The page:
Consistent with this plan, Charbonnier approached Johnson while pretending to be on his cellphone. Id. ¶ 15. Instead of walking past Johnson, however, as per the plan, Charbonnier stopped and ultimately initiated the arrest on his own. The parties disagree over the sequence of events that preceded the arrest.

Charbonnier testified at his deposition that as he approached Johnson, Mucka said something to Johnson, and Johnson then looked back and forth at Charbonnier. Charbonnier, believing that Johnson recognized him as a police officer, put away his cell phone, pulled out his badge and said “Boston Police.” [ECF No. 73-3, Deposition of Robert Charbonnier, at 25:1-5; 26:3-9]. Johnson disputes that Mucka said anything to him before the arrest, that he knew that the man approaching him was a police officer, and that Charbonnier pulled out his badge and identified himself as a police officer before initiating the arrest. [ECF No. 77, Plaintiff’s Responsive Pleading Per L.R. 56.1 (“Plaintiff Facts”), ¶¶ 16-18].

Johnson testified that while standing outside of Bell’s Market, responding to a text, he glanced up and saw a man that looked like a cop; he does not remember anything after that, until he woke up at Boston Medical Center. [ECF No. 73-4, Deposition of Joseph Johnson, at 146:2-18]. In support of his opposition to the motions for summary judgment, however, Johnson also submitted a surveillance video from outside of Bell’s Market that captured the arrest. Plaintiff Facts, Ex. K. The video shows Johnson using his phone and standing with Mucka as Charbonnier approaches. In the video, which has no sound, Johnson glances up at Charbonnier, who is walking towards him in plain clothes while pretending to be on his cell phone. In response, Charbonnier puts away the cell phone and reaches towards Johnson. It is not clear from the video whether Charbonnier shows his police badge or states that he is Boston Police before reaching towards Johnson. The video then shows that in the span of one-to-two seconds, Charbonnier grabs Johnson by the neck and the two fall to the ground. The parties dispute what happened during this time, and the video itself is not conclusive one way or the other. Defendants contend that as Charbonnier reached to grab Plaintiffs shoulder to place him under arrest, Johnson pivoted and pushed Charbonnier away with his arm, with the resulting momentum causing Johnson and Charbonnier to fall to the ground. Def Facts, ¶ 19. Johnson denies pivoting away from or pushing Charbonnier. Plaintiff Facts, ¶ 19. According to Johnson, “the video reveals that officer Charbonnier grabbed [him] around the neck, tripped him, and slammed him to the ground.” Id Johnson also asserts that after he and Charbonnier were on the ground, Charbonnier struck him in the face with a closed fist. Id ¶ 35. The video, however, is also not conclusive on this point.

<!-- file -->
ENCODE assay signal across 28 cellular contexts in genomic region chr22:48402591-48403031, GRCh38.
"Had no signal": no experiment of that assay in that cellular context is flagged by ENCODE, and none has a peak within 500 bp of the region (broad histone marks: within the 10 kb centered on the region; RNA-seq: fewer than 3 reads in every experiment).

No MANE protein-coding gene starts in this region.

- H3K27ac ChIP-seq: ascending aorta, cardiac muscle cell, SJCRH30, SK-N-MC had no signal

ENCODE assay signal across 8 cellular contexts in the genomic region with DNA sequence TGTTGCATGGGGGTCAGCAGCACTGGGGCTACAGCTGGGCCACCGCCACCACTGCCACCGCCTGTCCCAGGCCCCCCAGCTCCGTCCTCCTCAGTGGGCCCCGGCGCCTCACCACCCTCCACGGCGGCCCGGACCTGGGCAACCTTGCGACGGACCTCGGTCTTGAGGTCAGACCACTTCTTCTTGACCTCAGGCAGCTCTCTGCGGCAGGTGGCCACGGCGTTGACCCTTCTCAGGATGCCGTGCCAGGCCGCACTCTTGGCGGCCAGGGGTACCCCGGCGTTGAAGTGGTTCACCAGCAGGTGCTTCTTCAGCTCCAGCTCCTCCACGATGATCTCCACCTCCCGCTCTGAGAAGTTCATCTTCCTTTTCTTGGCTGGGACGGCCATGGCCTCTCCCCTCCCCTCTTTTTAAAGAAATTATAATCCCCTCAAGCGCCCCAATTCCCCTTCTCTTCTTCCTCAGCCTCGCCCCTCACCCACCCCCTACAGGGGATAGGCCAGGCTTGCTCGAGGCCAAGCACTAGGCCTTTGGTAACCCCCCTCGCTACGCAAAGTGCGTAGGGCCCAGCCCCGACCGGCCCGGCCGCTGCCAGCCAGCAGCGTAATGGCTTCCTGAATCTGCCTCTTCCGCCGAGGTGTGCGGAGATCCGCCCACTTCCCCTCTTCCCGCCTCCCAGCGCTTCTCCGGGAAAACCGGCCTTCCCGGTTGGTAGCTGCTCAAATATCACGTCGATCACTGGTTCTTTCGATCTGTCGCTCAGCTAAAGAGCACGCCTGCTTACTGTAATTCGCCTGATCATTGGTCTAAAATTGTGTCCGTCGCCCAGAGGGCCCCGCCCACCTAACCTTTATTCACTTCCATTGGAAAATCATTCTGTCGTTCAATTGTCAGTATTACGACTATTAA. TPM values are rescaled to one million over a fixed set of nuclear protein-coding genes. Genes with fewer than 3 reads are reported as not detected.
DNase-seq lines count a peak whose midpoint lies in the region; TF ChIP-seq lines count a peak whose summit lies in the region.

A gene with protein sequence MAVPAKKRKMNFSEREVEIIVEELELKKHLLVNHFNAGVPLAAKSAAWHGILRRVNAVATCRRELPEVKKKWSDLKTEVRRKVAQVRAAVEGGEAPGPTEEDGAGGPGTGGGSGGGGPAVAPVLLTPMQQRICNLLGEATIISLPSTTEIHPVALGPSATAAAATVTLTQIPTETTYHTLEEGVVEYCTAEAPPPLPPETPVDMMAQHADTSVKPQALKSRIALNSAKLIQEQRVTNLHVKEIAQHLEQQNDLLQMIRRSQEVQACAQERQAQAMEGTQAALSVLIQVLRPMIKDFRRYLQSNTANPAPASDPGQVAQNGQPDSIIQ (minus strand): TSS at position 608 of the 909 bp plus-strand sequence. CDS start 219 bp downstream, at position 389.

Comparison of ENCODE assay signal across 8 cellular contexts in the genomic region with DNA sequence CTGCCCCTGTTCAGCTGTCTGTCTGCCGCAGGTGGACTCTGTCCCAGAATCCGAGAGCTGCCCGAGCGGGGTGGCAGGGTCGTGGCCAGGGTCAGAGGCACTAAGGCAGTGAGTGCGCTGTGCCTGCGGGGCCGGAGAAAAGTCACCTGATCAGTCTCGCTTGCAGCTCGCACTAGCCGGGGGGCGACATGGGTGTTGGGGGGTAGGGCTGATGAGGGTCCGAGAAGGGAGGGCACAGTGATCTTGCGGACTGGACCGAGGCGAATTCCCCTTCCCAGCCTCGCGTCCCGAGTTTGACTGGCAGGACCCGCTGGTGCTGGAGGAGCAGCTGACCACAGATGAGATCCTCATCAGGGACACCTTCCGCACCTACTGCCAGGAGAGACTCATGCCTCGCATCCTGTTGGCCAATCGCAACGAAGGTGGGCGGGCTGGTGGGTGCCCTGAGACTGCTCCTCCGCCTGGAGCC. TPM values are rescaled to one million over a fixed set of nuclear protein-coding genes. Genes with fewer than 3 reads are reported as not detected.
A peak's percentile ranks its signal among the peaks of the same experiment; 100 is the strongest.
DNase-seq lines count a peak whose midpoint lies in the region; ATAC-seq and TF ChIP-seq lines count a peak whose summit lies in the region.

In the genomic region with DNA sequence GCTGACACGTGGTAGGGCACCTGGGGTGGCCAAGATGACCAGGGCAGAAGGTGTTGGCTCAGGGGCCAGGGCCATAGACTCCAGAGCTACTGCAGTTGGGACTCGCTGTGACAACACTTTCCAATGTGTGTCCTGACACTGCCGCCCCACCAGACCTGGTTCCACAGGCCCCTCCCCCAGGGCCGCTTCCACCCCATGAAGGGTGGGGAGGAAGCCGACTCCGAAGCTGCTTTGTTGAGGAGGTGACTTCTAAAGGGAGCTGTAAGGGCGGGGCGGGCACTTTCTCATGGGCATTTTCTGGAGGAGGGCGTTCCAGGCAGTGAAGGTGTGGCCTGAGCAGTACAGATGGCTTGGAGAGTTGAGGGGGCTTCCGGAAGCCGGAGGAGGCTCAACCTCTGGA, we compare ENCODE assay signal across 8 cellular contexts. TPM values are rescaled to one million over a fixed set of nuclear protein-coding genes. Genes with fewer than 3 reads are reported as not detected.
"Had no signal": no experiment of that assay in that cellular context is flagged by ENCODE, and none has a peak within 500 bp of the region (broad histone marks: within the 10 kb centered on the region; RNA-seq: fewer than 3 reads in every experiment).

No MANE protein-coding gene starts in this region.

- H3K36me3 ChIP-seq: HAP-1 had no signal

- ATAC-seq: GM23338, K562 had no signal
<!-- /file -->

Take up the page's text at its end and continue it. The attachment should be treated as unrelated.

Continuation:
What happened next is largely undisputed. England and non-defendant Kenneth Reid arrived on the scene shortly after Charbonnier and Johnson fell to the ground. Def Facts, ¶ 22. Charbonnier and Johnson were transported to Boston Medical Center for treatment. Id ¶ 23. During the fall, Charbonnier hit his head on a brick wall and sustained a laceration to his head and arm. Id ¶ 20. Charbonnier was briefly hospitalized and received fifteen staples to his head. Id. ¶ 24. After the arrest, Johnson complained of headaches, lower back pain and leg pain. He was examined and given a CT Scan and X-Rays, which revealed no abnormalities nor any visible injuries, and he was subsequently discharged. Id ¶ 25.

England then wrote a police report using information provided by Charbonnier, and also filed an application for a criminal complaint. Id ¶¶ 26-28; Plaintiff Facts, Exh. L. The police report described the incident as an assault and battery on a police officer, and stated that, “[w]hen PO Charbonnier identified himself as the Boston Police, Johnson pushed Officer Charbonnier and tried to flee. PO Charbonnier grabbed Johnson and both PO Charbonnier and Johnson fell to the ground.” Plaintiff Facts, Exh. L. A complaint for Assault and Battery on a Police Officer was issued on January 15, 2013. Def. Facts, ¶ 29; Exh. G. On April 22, 2013, the ...